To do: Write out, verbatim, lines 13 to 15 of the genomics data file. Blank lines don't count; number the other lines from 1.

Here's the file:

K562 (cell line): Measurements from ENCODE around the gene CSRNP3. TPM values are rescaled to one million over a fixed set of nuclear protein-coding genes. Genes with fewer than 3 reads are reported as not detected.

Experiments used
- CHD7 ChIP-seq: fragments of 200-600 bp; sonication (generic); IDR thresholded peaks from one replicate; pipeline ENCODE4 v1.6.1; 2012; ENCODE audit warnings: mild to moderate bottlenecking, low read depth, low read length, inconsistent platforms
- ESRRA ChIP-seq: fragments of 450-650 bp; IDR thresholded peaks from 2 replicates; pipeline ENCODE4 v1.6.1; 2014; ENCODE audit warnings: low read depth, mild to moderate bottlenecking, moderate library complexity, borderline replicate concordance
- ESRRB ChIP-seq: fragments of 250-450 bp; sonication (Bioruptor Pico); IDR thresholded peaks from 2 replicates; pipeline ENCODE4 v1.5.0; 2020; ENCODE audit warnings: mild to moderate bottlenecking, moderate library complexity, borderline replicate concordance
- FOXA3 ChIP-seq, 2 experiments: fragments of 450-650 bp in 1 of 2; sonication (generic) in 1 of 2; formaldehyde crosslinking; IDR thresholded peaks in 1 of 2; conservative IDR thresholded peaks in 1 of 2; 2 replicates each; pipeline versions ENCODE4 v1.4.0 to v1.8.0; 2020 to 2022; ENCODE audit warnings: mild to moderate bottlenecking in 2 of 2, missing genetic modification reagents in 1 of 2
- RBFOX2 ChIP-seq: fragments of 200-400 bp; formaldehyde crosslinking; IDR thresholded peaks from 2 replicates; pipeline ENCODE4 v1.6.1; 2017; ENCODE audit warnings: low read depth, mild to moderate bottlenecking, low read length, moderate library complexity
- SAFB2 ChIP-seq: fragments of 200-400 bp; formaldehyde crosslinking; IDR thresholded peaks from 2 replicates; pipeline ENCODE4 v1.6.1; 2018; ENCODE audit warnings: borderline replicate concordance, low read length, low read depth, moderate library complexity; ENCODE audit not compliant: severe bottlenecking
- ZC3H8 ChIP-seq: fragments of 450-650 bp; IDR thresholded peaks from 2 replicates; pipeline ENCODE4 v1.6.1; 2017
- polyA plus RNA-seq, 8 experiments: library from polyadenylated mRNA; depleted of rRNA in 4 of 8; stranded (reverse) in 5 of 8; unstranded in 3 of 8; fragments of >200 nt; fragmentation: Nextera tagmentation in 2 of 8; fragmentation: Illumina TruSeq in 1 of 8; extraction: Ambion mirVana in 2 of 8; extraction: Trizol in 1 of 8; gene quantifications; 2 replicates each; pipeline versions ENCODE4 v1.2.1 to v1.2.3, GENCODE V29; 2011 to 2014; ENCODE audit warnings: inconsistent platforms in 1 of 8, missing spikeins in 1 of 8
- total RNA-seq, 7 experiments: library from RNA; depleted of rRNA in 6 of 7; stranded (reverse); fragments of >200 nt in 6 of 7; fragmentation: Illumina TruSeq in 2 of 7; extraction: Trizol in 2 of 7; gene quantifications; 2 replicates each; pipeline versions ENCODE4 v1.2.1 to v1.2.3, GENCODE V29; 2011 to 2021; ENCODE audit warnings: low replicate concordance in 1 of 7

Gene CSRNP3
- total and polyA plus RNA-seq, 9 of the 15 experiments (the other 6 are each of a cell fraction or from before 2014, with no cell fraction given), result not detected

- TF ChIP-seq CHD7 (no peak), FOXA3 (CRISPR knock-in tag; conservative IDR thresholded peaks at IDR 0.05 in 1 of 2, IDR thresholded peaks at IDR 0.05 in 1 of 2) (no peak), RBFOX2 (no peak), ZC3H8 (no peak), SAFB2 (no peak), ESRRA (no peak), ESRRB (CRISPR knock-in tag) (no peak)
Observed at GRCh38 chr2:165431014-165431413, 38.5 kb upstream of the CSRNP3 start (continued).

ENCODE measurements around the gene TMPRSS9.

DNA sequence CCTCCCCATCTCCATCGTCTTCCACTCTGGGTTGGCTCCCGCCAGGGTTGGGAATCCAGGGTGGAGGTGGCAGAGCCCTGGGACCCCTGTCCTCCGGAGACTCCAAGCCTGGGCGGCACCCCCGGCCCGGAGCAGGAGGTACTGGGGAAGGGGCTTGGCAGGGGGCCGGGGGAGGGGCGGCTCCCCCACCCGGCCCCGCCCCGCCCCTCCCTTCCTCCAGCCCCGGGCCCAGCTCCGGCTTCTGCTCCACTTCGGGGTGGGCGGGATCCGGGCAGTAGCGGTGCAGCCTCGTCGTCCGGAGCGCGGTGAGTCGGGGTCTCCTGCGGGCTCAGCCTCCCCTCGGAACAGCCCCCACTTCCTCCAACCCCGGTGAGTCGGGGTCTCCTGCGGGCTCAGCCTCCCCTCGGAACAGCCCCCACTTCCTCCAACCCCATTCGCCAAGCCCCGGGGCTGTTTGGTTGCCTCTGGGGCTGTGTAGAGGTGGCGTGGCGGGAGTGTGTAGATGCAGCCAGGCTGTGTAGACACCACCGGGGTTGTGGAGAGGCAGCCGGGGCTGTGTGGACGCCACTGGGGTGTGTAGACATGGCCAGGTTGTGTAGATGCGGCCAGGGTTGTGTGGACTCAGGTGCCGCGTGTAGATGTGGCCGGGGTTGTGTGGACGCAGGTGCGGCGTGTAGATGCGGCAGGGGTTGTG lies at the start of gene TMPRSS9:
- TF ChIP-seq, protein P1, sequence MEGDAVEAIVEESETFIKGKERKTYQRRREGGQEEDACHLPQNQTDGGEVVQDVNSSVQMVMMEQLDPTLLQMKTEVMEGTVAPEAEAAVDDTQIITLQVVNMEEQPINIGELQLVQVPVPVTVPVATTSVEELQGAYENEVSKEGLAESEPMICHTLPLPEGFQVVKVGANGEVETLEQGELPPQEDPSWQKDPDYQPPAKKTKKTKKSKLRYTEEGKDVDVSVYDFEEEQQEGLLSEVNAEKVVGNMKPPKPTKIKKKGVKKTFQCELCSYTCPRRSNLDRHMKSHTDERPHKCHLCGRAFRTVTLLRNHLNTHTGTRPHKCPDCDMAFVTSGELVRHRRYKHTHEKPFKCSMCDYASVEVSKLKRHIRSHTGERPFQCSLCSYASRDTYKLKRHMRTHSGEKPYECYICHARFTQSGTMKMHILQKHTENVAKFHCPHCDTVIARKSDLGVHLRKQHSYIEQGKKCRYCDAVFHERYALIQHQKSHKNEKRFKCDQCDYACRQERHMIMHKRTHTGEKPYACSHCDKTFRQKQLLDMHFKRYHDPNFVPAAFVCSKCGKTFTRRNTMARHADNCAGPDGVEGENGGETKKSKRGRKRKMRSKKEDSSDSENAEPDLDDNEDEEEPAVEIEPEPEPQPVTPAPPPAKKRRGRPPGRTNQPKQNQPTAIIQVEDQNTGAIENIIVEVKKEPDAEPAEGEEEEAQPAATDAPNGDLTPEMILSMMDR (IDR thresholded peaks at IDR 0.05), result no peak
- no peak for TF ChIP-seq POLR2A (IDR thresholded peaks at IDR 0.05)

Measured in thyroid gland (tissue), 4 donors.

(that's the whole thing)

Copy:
- total and polyA plus RNA-seq, 9 of the 15 experiments (the other 6 are each of a cell fraction or from before 2014, with no cell fraction given), result not detected

- TF ChIP-seq CHD7 (no peak), FOXA3 (CRISPR knock-in tag; conservative IDR thresholded peaks at IDR 0.05 in 1 of 2, IDR thresholded peaks at IDR 0.05 in 1 of 2) (no peak), RBFOX2 (no peak), ZC3H8 (no peak), SAFB2 (no peak), ESRRA (no peak), ESRRB (CRISPR knock-in tag) (no peak)
Observed at GRCh38 chr2:165431014-165431413, 38.5 kb upstream of the CSRNP3 start (continued).